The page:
There’s no doubt in our minds that one of the most fascinating books in the store right now is Mark Bourrie‘s Bush Runner. Exploring the life of Pierre-Esprit Radisson, one of the co-founders of the Hudson’s Bay Company, this new biography follows its subject far and wide from the communities of First Nations and French fur traders in North America, to the homes of influential Dutch families in Holland, to the cobblestone streets of London during the Great Plague and the Great Fire. Though perhaps not the most upstanding of characters – he double-crossed more people than you’d think one could in a single lifetime – Radisson definitely lead a varied and colourful life and, in keeping a personal journal of his adventures, has given us, through Bourrie’s writings, a unique and irreplaceable look back into 17th Century Canada. For a very different kind of history, why not take a peek at Classical Music: Expect the Unexpected by Kent Nagano? As a world-famous conductor, Nagano knows a thing or two about classical music and has been living and breathing the genre since he was a child. Part memoir, part social history, this book explores the journey the classical genre has taken over the years and the fact that its reach seems to be getting smaller and smaller. Where once it was a universal genre, it’s now in danger of becoming simply a hobby for the higher echelons of society. Written with love and passion, this book would be a good one for all music lovers to read.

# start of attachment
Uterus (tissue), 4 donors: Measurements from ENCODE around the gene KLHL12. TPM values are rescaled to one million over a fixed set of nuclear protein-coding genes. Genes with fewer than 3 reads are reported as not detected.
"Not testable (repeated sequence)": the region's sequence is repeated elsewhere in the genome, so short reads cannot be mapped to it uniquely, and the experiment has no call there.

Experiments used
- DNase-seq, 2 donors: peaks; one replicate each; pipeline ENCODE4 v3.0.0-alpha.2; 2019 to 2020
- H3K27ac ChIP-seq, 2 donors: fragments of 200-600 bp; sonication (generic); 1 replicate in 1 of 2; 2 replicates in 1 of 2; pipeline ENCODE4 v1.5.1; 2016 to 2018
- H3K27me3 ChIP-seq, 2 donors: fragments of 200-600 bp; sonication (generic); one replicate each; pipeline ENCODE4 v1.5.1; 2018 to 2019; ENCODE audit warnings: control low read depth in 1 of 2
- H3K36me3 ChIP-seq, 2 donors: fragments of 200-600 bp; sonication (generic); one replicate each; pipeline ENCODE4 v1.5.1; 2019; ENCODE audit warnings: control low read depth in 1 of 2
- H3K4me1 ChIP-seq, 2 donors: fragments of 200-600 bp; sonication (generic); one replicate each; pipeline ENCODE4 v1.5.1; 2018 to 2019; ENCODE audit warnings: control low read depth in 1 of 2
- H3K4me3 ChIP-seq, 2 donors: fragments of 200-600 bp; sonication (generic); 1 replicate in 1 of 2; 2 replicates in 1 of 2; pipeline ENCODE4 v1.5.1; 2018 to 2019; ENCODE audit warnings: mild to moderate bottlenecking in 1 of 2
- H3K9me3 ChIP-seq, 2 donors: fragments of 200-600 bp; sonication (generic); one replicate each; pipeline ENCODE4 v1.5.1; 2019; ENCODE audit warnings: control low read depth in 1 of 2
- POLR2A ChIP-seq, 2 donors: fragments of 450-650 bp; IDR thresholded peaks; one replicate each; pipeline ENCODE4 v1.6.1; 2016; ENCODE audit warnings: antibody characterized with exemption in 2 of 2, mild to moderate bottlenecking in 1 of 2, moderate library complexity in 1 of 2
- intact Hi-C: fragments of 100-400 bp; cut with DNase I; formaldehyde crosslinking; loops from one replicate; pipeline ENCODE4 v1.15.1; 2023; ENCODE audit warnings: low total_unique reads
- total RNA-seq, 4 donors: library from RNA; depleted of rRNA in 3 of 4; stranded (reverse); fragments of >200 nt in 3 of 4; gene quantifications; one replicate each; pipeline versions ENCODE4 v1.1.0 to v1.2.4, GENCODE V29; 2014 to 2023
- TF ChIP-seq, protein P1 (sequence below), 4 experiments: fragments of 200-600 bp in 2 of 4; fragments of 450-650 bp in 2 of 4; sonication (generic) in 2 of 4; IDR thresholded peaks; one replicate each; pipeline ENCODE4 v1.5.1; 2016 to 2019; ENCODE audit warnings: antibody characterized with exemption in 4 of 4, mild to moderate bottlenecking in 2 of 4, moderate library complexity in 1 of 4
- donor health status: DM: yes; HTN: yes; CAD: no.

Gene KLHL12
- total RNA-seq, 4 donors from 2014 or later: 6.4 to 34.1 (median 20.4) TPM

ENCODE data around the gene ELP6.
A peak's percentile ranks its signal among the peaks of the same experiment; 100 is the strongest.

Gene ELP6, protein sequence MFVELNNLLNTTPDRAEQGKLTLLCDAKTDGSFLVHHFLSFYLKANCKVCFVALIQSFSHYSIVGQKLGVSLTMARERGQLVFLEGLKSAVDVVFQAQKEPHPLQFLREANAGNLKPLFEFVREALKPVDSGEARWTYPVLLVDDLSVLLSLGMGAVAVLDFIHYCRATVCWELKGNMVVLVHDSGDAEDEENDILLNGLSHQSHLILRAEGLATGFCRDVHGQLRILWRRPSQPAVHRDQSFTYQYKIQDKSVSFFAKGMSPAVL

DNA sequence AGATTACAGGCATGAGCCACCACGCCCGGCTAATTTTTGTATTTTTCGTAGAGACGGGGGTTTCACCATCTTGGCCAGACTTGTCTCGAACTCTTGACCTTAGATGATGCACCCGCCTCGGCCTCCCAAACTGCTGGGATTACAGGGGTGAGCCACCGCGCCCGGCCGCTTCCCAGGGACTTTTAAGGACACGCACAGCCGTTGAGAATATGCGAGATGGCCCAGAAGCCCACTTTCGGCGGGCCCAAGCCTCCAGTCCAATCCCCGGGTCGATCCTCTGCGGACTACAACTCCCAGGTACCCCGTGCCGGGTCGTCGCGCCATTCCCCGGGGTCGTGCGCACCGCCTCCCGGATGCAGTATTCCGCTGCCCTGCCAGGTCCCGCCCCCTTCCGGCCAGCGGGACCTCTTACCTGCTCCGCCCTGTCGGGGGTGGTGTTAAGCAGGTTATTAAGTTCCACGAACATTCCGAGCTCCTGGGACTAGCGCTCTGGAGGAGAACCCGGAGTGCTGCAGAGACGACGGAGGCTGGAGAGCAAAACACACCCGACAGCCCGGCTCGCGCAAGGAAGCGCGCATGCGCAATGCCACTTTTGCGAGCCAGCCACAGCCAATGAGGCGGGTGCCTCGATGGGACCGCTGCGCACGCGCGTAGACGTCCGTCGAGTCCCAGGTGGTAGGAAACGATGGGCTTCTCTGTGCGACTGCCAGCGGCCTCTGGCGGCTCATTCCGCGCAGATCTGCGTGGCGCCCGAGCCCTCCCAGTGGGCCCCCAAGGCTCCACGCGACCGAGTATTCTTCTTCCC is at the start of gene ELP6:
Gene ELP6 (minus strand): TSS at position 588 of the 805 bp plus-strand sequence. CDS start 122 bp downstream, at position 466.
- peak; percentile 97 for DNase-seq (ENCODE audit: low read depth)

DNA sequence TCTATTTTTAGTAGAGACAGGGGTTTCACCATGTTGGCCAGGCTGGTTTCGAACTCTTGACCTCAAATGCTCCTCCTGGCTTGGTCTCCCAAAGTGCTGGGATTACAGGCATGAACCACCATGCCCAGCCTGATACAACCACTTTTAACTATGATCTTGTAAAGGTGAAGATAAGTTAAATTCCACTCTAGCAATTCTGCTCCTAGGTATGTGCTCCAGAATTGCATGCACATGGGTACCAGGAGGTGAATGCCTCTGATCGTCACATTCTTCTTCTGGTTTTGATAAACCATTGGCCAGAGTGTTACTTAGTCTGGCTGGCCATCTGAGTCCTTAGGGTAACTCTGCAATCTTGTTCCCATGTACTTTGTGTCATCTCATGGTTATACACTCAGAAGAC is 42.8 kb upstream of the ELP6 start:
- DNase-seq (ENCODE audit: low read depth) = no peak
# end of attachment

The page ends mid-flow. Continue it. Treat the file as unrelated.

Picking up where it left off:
If there were an award for biggest book release of the year so far, beloved children’s author Jeff Kinney would definitely be the 2019 recipient! His newest release, Diary of an Awesome Friendly Kid, gives readers a bit of different perspective into the Wimpy Kid world as it’s the diary of Rowley Jefferson instead of Greg Heffley. In this new book, Rowley actually decides that he’s going to write Greg’s biography since everybody knows that Greg is going to be famous someday. The result is a hilarious, topsy-turvy mess and fans of the original series will be endlessly entertained by all the ups and downs in this singular Wimpy Kid story! Though it’s hard to imagine a Monty Python story for kids, Matt Phelan seems to have produced just that in his new book Knights vs Dinosaurs. King Arthur’s court is at peace and there seem to be far fewer dragons around than there used to be. As a result, the Knights of the Round Table have been doing a fair bit of thumb twiddling recently. So when Merlin decides that he’s going to send the knights out on a real adventure to a land filled with the most dangerous lizards of all time, you know you’re in for a wild ride! Perfect for fans of How to Train Your Dragon by Cressida Cowell, Diary of a Wimpy Kid by Jeff Kinney, and The Terrible Two by Mac Barnett!

Finally, because it’s almost Easter, we want to highlight one of our favourite picture book releases from recent days. Though it’s not about Easter at all, it does feature an adorable bunny, and that’s close enough for us! The Rabbit, The Dark, and the Cookie Tin by Nicola O’Byrne is a beautifully illustrated story about a little bunny who doesn’t want to go to sleep. Since darkness seems to be a key element to bedtime, this little bunny decides that if he gets rid of the dark, he’d be able to stay up as long as he wants. Unfortunately, stuffing the dark inside a cookie tin creates other problems for little bunny and his friends – no bedtime stories being one of the major ones! Charming, sweet, and cute beyond belief, this picture book is bound to become a story time favourite!